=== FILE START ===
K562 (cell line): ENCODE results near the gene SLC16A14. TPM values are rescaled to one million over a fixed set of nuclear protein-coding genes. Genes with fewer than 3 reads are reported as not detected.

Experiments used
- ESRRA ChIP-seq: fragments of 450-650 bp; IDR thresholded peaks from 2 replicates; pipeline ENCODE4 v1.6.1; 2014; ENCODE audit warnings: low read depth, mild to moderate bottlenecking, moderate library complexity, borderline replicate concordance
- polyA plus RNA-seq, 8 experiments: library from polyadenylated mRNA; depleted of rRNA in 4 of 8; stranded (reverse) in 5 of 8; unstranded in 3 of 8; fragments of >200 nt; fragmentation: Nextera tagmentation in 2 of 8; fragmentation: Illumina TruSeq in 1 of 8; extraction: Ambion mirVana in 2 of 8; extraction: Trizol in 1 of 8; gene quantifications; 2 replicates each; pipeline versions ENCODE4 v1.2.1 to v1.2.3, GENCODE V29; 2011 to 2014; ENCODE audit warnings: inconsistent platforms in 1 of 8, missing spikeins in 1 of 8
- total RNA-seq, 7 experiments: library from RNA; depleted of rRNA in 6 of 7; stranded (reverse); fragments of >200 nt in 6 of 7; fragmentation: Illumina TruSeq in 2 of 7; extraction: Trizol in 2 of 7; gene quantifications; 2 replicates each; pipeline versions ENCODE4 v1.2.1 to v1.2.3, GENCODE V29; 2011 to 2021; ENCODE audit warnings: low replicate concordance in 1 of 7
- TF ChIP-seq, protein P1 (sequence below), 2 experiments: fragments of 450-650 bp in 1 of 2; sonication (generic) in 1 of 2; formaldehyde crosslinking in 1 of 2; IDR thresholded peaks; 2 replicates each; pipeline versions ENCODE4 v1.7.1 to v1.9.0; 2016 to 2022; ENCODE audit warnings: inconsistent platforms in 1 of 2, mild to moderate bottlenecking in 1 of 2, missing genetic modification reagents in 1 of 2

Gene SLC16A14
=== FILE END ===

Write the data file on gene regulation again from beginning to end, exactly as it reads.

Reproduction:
K562 (cell line): ENCODE results near the gene SLC16A14. TPM values are rescaled to one million over a fixed set of nuclear protein-coding genes. Genes with fewer than 3 reads are reported as not detected.

Experiments used
- ESRRA ChIP-seq: fragments of 450-650 bp; IDR thresholded peaks from 2 replicates; pipeline ENCODE4 v1.6.1; 2014; ENCODE audit warnings: low read depth, mild to moderate bottlenecking, moderate library complexity, borderline replicate concordance
- polyA plus RNA-seq, 8 experiments: library from polyadenylated mRNA; depleted of rRNA in 4 of 8; stranded (reverse) in 5 of 8; unstranded in 3 of 8; fragments of >200 nt; fragmentation: Nextera tagmentation in 2 of 8; fragmentation: Illumina TruSeq in 1 of 8; extraction: Ambion mirVana in 2 of 8; extraction: Trizol in 1 of 8; gene quantifications; 2 replicates each; pipeline versions ENCODE4 v1.2.1 to v1.2.3, GENCODE V29; 2011 to 2014; ENCODE audit warnings: inconsistent platforms in 1 of 8, missing spikeins in 1 of 8
- total RNA-seq, 7 experiments: library from RNA; depleted of rRNA in 6 of 7; stranded (reverse); fragments of >200 nt in 6 of 7; fragmentation: Illumina TruSeq in 2 of 7; extraction: Trizol in 2 of 7; gene quantifications; 2 replicates each; pipeline versions ENCODE4 v1.2.1 to v1.2.3, GENCODE V29; 2011 to 2021; ENCODE audit warnings: low replicate concordance in 1 of 7
- TF ChIP-seq, protein P1 (sequence below), 2 experiments: fragments of 450-650 bp in 1 of 2; sonication (generic) in 1 of 2; formaldehyde crosslinking in 1 of 2; IDR thresholded peaks; 2 replicates each; pipeline versions ENCODE4 v1.7.1 to v1.9.0; 2016 to 2022; ENCODE audit warnings: inconsistent platforms in 1 of 2, mild to moderate bottlenecking in 1 of 2, missing genetic modification reagents in 1 of 2

Gene SLC16A14